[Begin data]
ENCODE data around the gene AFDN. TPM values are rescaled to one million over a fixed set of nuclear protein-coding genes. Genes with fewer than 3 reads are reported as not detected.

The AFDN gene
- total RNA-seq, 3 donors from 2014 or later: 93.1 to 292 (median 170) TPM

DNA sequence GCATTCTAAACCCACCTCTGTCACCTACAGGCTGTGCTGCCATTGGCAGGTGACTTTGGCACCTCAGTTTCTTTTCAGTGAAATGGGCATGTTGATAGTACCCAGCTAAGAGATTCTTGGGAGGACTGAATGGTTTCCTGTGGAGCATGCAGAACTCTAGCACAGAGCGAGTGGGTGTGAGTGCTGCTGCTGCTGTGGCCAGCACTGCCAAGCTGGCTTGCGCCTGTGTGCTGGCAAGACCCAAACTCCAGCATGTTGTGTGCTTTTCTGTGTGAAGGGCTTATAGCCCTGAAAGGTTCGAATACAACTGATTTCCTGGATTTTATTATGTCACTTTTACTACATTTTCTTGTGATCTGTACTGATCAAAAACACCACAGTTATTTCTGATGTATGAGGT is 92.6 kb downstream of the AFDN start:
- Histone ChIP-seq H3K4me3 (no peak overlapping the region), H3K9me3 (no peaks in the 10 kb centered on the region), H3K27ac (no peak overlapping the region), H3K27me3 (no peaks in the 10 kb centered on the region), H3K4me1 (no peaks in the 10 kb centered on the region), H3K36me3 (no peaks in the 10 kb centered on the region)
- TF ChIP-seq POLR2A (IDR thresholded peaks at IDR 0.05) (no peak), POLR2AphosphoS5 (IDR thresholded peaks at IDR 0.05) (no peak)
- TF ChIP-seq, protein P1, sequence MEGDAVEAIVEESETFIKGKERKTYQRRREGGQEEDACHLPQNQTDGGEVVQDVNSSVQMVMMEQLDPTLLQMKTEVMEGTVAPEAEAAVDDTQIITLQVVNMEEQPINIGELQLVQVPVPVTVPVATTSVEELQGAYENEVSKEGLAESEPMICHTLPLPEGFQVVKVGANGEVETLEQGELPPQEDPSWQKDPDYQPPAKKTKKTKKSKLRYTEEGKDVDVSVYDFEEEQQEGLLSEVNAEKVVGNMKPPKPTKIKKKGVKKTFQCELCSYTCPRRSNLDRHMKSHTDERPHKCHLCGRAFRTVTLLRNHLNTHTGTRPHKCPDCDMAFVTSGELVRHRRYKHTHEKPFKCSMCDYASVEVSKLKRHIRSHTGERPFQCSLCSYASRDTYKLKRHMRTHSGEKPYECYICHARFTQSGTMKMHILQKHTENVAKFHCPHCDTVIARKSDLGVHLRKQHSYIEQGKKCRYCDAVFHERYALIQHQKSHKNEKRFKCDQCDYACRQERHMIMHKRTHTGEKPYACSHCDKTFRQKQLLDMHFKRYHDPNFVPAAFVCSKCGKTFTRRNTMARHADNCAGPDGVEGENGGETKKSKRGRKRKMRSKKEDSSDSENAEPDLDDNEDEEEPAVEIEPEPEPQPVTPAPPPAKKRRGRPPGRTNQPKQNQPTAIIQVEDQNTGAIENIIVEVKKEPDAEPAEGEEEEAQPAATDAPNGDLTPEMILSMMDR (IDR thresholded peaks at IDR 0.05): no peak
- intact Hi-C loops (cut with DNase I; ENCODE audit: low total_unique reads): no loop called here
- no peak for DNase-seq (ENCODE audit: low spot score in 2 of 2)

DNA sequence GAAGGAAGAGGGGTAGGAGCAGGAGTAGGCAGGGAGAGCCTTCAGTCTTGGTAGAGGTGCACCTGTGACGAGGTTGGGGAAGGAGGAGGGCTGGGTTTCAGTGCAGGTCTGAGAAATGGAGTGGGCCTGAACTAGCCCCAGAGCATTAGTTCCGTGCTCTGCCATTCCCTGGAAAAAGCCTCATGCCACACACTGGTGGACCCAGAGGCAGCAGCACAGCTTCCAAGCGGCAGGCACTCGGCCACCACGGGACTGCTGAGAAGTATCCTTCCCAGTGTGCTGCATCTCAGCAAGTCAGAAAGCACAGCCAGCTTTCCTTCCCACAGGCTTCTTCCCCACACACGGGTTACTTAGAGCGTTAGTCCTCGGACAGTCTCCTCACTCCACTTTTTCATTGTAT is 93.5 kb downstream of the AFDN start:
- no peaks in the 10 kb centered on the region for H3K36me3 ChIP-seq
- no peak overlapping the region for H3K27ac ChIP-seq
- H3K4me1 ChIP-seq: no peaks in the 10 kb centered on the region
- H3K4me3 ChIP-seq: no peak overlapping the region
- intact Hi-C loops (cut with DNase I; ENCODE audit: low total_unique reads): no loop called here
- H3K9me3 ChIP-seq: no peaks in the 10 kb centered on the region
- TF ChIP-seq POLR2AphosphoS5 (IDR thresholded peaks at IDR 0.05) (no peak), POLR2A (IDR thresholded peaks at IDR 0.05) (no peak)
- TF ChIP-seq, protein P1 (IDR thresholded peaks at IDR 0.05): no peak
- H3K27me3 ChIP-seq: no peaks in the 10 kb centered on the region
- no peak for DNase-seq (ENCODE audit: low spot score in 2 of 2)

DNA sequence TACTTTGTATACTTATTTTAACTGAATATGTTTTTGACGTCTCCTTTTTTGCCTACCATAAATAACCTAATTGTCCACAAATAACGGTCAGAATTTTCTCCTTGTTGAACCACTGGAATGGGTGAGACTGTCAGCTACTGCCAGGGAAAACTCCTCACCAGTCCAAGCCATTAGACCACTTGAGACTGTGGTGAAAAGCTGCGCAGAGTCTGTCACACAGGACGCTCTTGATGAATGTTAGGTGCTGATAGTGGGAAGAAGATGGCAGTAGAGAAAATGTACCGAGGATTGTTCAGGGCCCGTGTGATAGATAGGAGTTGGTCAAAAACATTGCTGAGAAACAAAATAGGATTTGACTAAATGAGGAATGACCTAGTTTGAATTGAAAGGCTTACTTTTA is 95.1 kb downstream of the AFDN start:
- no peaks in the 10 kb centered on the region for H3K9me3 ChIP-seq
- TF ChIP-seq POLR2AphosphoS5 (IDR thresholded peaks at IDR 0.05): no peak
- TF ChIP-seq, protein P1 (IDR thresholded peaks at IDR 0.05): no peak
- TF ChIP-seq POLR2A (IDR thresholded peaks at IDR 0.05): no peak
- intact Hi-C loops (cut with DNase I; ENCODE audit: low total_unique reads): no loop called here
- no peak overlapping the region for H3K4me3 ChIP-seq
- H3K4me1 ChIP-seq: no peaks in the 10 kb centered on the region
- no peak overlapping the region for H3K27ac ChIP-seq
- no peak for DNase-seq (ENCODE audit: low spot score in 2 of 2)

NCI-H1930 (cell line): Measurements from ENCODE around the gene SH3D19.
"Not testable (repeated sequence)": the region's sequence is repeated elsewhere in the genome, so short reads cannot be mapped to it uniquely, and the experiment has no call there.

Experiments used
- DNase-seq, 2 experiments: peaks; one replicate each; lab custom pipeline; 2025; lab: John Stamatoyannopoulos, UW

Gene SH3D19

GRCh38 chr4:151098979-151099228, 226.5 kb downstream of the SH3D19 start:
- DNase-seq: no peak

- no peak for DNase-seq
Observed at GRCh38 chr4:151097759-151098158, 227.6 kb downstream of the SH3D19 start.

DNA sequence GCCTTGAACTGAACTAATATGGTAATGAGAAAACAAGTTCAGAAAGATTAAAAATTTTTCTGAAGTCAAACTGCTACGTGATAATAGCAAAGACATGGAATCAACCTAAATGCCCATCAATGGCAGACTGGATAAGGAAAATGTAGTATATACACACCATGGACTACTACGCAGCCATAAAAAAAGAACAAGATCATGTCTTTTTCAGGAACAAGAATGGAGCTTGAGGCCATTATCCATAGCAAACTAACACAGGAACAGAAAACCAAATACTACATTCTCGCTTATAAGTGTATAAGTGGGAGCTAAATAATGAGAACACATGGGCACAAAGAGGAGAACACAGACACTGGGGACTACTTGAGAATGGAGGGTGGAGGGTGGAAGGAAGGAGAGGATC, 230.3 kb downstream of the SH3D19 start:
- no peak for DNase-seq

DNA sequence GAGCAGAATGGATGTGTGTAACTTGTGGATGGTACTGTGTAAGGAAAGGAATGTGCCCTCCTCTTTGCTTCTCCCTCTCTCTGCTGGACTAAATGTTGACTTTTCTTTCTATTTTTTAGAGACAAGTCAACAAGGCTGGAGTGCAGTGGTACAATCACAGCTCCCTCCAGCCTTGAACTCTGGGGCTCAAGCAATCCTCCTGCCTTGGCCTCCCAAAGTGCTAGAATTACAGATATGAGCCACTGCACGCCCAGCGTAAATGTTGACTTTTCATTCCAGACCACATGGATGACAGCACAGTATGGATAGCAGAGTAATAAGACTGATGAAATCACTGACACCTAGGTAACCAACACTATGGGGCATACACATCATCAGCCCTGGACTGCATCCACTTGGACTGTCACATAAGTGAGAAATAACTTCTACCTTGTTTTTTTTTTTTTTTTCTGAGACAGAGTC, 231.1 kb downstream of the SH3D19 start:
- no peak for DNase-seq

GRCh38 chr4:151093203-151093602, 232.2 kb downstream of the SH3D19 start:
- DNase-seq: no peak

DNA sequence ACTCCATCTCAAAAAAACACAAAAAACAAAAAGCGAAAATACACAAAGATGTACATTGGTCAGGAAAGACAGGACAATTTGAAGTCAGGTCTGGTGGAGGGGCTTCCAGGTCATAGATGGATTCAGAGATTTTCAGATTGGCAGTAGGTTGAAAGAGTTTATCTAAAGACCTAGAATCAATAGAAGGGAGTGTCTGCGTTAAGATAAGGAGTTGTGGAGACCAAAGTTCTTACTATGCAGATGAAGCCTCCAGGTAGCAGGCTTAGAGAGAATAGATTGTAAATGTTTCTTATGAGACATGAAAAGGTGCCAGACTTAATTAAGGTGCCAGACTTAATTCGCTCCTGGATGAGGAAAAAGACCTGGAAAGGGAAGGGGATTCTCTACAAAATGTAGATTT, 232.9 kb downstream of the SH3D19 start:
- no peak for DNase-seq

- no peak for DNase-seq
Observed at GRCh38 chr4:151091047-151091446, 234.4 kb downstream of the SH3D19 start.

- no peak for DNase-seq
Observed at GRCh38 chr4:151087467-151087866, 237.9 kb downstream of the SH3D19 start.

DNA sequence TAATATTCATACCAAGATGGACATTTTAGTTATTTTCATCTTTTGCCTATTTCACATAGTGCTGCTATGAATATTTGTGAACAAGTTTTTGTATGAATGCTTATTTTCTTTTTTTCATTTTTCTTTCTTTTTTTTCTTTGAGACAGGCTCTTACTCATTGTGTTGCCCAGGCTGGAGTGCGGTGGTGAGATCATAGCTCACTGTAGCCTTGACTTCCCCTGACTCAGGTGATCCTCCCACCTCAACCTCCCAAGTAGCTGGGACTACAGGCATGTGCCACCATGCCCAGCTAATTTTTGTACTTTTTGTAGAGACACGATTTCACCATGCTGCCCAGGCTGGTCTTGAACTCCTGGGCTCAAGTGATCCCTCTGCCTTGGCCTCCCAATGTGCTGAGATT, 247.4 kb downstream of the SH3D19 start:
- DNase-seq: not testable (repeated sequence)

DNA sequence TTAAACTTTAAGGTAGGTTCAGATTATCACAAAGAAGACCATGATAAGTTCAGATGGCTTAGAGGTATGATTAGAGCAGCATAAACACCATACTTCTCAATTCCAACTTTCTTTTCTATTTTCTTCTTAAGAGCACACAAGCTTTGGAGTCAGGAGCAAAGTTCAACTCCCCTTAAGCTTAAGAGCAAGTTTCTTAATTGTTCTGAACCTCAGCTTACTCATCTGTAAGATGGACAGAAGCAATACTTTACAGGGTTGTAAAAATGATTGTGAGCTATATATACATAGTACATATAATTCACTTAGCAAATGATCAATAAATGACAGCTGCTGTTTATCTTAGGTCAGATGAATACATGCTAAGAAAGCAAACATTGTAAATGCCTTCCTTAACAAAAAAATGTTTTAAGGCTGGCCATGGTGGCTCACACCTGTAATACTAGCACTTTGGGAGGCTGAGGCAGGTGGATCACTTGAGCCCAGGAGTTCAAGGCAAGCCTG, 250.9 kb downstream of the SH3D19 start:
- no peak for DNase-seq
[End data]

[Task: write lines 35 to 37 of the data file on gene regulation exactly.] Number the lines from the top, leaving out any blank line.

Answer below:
Gene SH3D19

GRCh38 chr4:151098979-151099228, 226.5 kb downstream of the SH3D19 start:
- DNase-seq: no peak